Hang Seng Index
Established in 1969, the Hang Seng Index is the benchmark stock market index, monitoring changes in 48 constituent blue chip stocks. It is maintained by Hang Seng Indexes Company, a unit of Hang Seng Bank, which is controlled by HSBC Group.
Options traders bet on longer run for Hong Kong stock rally
Investors expect low valuations and the trading link with Shanghai will drive further gains
For Hong Kong options traders, the stock rally has room to run.
Puts with an exercise price 10 per cent below the benchmark Hang Seng Index cost 2.8 points more than calls betting on a 10 per cent increase, according to a compilation of three-month data.
The price relationship, known as skew, was 15 per cent below the average this year and fell to 0.2 point on July 30, the lowest since November 2012, the data showed.
The index jumped 6.8 per cent in July, the biggest monthly advance since September 2012 and the most among developed markets. It shed 0.26 per cent to 24,584.13 points yesterday.
Investors are betting that low valuations for the city's stocks and the proposed Shanghai-Hong Kong stock connect scheme that will allow cross-trading of shares in the two markets will drive further gains.
"There's more upside for Hong Kong shares as they're still trading at a discount to regional markets," said Pauline Dan, the Hong Kong-based head of Greater China equities at Pictet Asset Management.
"Hong Kong has been a laggard in the global market rally and it's starting to see fresh inflows. The proposed trading link with Shanghai solidifies Hong Kong's position as China's financial centre."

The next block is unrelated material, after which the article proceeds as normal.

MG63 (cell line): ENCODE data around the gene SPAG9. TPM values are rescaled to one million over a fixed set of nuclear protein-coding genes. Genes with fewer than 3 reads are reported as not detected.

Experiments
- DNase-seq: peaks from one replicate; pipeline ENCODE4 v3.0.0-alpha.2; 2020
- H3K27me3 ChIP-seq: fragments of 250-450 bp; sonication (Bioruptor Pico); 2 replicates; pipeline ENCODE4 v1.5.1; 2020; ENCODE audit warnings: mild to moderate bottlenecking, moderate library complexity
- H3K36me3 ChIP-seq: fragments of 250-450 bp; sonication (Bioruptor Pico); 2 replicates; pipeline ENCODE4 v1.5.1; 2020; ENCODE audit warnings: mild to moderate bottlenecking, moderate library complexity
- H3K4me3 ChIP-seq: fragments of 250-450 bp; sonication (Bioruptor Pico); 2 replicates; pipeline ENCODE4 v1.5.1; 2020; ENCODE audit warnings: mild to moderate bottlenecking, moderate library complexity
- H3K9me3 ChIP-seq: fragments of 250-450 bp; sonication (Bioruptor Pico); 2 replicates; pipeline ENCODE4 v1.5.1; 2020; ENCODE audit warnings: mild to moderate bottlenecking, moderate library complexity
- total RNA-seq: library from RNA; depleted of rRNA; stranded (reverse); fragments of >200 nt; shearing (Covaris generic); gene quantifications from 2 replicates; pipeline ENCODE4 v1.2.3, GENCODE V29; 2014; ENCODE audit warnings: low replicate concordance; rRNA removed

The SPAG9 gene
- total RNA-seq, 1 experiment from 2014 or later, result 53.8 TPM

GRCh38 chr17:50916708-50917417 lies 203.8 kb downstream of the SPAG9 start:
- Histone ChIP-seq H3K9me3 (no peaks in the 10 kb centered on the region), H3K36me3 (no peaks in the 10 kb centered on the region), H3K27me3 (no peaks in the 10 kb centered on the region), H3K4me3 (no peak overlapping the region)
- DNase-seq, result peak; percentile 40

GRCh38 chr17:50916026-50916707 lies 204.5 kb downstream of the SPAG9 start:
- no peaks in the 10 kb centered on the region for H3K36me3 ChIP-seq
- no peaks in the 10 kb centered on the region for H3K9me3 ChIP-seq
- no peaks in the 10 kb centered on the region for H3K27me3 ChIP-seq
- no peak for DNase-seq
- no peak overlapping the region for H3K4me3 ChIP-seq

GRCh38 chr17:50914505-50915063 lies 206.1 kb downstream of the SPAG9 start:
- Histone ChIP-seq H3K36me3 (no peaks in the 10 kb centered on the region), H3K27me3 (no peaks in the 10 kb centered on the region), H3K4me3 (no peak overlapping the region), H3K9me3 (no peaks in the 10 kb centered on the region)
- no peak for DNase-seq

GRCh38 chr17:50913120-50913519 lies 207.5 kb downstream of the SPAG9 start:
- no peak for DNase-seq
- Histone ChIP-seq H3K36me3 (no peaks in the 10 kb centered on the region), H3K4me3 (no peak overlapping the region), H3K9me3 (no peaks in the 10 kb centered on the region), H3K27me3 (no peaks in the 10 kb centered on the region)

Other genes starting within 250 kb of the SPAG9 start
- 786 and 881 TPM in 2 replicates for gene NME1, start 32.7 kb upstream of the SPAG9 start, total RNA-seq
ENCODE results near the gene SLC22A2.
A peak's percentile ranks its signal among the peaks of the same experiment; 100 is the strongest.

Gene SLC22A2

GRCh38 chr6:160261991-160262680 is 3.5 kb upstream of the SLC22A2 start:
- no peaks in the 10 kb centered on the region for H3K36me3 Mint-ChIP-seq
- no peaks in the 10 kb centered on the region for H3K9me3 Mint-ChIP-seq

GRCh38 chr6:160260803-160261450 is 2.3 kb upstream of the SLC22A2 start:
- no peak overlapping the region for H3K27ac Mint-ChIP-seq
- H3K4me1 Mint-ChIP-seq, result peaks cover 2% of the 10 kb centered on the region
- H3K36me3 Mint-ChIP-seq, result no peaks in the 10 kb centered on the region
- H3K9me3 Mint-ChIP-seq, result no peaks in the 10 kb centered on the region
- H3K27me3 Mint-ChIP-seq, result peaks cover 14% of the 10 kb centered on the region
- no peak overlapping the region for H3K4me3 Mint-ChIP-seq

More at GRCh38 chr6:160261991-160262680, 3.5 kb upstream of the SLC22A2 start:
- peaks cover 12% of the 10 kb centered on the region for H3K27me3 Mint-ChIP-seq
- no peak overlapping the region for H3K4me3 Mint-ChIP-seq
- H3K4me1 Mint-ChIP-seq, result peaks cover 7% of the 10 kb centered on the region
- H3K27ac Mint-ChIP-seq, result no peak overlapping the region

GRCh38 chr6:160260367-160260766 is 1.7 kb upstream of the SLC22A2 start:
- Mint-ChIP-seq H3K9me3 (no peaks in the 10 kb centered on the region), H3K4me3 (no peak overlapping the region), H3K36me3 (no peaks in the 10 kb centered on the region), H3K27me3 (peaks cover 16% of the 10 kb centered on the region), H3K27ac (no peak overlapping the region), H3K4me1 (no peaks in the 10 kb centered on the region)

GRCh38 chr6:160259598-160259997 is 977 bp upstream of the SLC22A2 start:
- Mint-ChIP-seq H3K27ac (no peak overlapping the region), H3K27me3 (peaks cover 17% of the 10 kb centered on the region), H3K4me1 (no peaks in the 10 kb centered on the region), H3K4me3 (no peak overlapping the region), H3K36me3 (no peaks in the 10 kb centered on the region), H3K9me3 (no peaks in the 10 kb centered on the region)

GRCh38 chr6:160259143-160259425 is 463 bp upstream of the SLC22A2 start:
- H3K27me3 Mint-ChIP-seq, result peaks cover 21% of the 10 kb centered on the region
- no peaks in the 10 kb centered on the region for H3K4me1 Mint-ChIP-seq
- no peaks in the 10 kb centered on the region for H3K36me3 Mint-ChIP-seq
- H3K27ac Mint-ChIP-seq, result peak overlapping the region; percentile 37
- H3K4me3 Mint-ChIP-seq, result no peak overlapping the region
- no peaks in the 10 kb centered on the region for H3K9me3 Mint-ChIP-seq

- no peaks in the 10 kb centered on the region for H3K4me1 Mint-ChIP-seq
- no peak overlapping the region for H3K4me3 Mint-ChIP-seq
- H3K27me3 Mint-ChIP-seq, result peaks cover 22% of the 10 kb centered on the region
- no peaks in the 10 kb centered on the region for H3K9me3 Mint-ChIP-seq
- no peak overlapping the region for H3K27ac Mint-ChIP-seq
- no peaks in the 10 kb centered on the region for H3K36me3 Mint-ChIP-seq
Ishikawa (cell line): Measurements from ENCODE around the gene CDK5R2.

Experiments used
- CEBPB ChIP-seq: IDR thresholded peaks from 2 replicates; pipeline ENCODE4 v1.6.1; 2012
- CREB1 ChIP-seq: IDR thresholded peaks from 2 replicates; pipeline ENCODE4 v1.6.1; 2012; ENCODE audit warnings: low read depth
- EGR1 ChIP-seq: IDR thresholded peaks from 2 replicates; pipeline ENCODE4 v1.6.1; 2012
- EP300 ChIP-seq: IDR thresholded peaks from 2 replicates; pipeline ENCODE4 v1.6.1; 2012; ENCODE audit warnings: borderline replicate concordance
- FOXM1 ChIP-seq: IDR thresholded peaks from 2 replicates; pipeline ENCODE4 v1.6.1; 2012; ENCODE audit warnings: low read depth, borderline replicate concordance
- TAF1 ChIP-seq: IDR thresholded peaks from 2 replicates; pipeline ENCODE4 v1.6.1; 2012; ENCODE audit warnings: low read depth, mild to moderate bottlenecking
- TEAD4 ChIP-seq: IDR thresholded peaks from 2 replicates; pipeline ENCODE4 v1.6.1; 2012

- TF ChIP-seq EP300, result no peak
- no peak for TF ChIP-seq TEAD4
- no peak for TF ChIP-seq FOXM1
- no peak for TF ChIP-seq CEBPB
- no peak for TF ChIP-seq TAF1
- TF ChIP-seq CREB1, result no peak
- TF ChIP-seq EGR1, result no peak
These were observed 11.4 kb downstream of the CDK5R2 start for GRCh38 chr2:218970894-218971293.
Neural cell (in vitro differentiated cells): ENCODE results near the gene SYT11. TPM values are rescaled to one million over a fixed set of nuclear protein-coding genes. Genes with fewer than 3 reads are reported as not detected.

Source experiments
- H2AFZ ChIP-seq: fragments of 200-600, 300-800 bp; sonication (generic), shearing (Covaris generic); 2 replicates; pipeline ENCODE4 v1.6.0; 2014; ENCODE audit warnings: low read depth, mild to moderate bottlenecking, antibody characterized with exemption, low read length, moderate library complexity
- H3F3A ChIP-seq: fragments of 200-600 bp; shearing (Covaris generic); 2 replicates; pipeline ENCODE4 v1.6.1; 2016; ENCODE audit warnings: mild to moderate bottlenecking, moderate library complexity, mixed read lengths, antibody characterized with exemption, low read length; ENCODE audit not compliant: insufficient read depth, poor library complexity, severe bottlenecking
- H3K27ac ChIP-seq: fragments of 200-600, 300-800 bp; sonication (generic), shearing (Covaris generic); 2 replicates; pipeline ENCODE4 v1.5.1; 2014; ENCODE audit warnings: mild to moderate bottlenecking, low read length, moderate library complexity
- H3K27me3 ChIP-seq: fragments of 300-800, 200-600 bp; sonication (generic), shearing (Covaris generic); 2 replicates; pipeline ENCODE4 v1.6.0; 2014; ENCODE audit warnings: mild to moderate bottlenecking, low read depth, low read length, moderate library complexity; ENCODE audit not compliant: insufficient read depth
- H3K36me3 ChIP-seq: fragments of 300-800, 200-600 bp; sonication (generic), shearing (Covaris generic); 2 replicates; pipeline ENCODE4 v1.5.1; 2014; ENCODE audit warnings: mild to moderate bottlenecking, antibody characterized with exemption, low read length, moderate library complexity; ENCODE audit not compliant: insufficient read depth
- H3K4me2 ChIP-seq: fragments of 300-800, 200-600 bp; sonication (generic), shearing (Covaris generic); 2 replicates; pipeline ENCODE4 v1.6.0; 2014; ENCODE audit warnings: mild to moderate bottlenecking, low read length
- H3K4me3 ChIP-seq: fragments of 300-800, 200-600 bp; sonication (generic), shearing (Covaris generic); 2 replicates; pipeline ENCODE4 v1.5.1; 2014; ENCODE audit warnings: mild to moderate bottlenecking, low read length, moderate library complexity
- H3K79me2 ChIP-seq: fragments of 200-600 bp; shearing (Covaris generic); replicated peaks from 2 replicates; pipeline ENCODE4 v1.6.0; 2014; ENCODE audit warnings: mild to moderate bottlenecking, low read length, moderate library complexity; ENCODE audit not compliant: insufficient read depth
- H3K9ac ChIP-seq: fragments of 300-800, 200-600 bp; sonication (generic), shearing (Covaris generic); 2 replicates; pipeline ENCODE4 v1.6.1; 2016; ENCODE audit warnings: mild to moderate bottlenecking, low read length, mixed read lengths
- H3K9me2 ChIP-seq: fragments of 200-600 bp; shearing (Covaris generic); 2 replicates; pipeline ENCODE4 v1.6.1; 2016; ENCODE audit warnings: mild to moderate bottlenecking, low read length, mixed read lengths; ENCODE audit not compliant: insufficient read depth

Shares on the Hang Seng Index were valued at 11.4 times estimated earnings on Tuesday, compared with a multiple of 8.8 times for the Shanghai Composite Index, 13.5 for the MSCI Asia-Pacific Index and 16.1 for the S&P 500 Index.
Investors were beginning to appreciate that many mainland shares were undervalued, said Tim Schroeders, a portfolio manager at Pengana Capital.
"Growing confidence in the Chinese economy has helped boost shares in Hong Kong," Schroeders said. "Hong Kong is benefiting from increasing demand for Chinese shares."
The mainland's manufacturing sector expanded last month at the fastest pace in more than two years, signalling a pick-up in growth amid government support. Signs that the economy is improving pushed the H-share index into a bull market last week, having surged more than 20 per cent from an eight-month low on March 20. The gauge ended 0.27 per cent lower at 10,979.93 points yesterday.
"China just emerged from a downturn and we don't know if the improvement is sustainable," said Francis Lun, the chief executive at Geo Securities. "People have enormous optimism on the Hong Kong-Shanghai connect, and that's already overdone."
Four of the five most-owned contracts on the Hang Seng Index were bullish calls, data showed. Investors poured US$413.4 million into the iShares MSCI Hong Kong exchange-traded fund in July, the most since October 2012, after withdrawing funds in the first five months of the year.
"The rally will continue," said Ben Kwong Man-bun, a director at KGI Asia. "There's still positive sentiment on the … connect."